By claiming that "A Taiwan emergency is a Japanese emergency, and therefore an emergency for the Japan-US alliance," former Japanese prime minister Shinzo Abe has openly revealed his outdated mindset and the militarism that is deeply ingrained in his psyche.
If Japan was to heed such wild talk it would sacrifice its future for the futile cause of separatists on the island. Citing Japan's alliance with the United States shows Abe knows Japan is powerless to act on its own.
His remarks immediately drew a strong reaction from the Chinese side: Not only did the Chinese Foreign Ministry lodge a stern representation to the Japanese side, it also summoned Japan's ambassador to China on Wednesday evening.
In her meeting with Japanese Ambassador Shui Hideo, Assistant Foreign Minister Hua Chunying called Abe's remarks "erroneous" and a violation of basic norms of relations between China and Japan as they have "openly challenged China's sovereignty and given brazen support to Taiwan independence forces".
In fact, Abe's remarks continue the incessant attempts by anti-China forces to interfere in China's internal affairs.
He was right in predicting that it would be a crisis for Japan if it tried to thwart China's reunification bid and for its alliance with the United States, which will not welcome being dragged into a conflict by armchair warriors in Japan.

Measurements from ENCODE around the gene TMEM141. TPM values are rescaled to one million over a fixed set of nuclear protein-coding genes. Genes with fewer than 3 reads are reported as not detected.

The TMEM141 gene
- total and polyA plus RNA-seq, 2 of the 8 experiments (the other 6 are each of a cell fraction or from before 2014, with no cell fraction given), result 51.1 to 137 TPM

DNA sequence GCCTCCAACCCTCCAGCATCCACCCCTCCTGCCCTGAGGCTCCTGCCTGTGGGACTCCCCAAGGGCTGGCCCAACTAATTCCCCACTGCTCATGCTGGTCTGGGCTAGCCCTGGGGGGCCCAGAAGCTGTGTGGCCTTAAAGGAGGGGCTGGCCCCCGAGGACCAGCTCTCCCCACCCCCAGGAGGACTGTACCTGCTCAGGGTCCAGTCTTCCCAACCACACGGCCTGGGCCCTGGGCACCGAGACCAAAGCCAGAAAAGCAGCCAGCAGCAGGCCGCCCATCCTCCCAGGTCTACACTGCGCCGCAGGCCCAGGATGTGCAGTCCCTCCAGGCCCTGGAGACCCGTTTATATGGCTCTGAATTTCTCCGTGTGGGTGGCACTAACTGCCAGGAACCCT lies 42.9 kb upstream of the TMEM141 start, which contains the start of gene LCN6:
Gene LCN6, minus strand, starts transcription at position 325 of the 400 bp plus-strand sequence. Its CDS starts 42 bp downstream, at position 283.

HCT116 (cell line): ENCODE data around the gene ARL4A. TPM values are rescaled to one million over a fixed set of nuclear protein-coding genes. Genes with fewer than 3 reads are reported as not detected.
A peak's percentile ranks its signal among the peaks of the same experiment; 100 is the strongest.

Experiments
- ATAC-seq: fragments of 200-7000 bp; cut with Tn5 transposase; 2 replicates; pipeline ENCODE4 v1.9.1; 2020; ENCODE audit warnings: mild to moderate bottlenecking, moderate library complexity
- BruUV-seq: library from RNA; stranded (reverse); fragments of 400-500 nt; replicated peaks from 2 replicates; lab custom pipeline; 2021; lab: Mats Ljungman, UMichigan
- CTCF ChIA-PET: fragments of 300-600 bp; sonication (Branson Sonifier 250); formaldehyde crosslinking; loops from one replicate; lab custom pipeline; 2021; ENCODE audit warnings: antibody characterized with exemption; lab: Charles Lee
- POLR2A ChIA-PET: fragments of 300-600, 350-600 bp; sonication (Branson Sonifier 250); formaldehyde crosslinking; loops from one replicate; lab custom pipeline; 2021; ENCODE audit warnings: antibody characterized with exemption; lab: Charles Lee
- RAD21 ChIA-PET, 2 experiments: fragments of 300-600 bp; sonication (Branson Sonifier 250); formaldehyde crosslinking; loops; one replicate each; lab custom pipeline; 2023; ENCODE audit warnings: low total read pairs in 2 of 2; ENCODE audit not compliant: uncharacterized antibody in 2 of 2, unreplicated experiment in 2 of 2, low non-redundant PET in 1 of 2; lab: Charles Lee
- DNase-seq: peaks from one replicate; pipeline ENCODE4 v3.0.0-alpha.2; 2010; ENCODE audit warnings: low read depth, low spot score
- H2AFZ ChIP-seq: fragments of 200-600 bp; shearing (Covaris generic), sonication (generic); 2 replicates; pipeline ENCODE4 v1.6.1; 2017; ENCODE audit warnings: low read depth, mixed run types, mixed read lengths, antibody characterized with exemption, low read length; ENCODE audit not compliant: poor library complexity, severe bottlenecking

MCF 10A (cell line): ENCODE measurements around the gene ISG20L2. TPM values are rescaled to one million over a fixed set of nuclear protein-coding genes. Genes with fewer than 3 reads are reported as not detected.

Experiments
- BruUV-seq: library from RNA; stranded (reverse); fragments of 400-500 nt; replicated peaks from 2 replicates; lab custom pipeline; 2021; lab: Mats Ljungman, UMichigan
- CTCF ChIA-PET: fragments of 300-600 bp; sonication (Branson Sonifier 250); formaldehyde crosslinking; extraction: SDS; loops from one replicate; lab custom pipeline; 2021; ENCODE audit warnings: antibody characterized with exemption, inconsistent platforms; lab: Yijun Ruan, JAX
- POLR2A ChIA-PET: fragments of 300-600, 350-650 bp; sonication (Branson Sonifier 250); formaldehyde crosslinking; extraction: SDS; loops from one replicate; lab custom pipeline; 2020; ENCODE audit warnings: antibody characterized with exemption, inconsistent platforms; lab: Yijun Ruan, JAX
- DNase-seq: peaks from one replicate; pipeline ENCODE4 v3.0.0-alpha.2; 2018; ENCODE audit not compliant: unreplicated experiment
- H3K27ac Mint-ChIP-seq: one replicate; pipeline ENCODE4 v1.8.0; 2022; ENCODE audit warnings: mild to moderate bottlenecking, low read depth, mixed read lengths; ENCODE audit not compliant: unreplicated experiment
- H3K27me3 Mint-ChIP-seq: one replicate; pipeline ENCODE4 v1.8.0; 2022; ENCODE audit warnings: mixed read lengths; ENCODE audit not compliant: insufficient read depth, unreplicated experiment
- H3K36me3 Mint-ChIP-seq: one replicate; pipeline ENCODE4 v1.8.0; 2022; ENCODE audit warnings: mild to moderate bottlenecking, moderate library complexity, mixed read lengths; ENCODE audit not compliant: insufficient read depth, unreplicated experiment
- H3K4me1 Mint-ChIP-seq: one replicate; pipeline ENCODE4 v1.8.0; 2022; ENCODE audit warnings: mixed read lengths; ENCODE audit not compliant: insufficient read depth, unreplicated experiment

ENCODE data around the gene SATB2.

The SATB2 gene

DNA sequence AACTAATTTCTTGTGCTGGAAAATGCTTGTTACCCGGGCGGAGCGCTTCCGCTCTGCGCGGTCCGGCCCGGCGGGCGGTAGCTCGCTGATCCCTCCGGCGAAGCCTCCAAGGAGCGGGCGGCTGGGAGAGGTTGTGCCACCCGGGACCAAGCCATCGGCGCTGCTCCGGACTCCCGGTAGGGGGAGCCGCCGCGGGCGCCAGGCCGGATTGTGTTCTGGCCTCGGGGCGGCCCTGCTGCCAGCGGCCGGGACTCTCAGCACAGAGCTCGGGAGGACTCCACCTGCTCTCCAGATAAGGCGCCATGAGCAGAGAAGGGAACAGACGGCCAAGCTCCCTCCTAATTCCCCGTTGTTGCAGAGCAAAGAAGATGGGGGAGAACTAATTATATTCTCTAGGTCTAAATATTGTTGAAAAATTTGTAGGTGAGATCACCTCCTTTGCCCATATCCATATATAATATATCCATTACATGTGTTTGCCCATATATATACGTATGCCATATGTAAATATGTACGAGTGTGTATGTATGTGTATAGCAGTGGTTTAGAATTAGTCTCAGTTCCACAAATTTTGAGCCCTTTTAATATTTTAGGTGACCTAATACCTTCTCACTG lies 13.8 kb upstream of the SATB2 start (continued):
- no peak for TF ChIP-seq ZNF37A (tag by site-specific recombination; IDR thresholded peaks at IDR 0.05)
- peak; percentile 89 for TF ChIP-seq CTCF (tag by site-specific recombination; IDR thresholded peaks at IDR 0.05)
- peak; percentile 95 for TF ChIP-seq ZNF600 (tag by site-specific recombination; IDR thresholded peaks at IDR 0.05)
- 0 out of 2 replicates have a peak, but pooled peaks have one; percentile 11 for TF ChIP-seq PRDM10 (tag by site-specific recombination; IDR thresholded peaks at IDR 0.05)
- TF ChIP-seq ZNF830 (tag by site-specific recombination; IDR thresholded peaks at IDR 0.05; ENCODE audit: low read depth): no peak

Pretending to be unaware that the climate between the US and China has changed for the better after a video summit between President Xi Jinping and US President Joe Biden last month, Abe is still indulging in the dream that Japan can profit from geopolitical competition between the two big countries and that he is still relevant on the world stage.
But Biden made it clear in his talk with Xi that the US has no intention of getting into a conflict with China nor does it support "Taiwan independence".
As a diehard right-winger, Abe vigorously pushed for constitutional changes which would have given Japan's Self-Defense Forces a greater role both in the country's periphery and overseas when he served as Japan's prime minister. But his attempts to revive the ghost of Japan's military past encountered strong condemnation both at home and abroad. Long gone are the days when Japanese militarists could colonize and bully China.
Considering that Japan is already at odds with China over the East China Sea issue, a war with China over Taiwan, as presented by Abe, would only lead the country down a self-destructive path. And he was wrong in suggesting that it would be an emergency, as that is something which happens unexpectedly. Beijing has repeatedly made clear the consequences of emboldening the island's secessionists to cross the redline.
It is high time Abe and other right-wingers in Japan laid their militarist dreams to rest.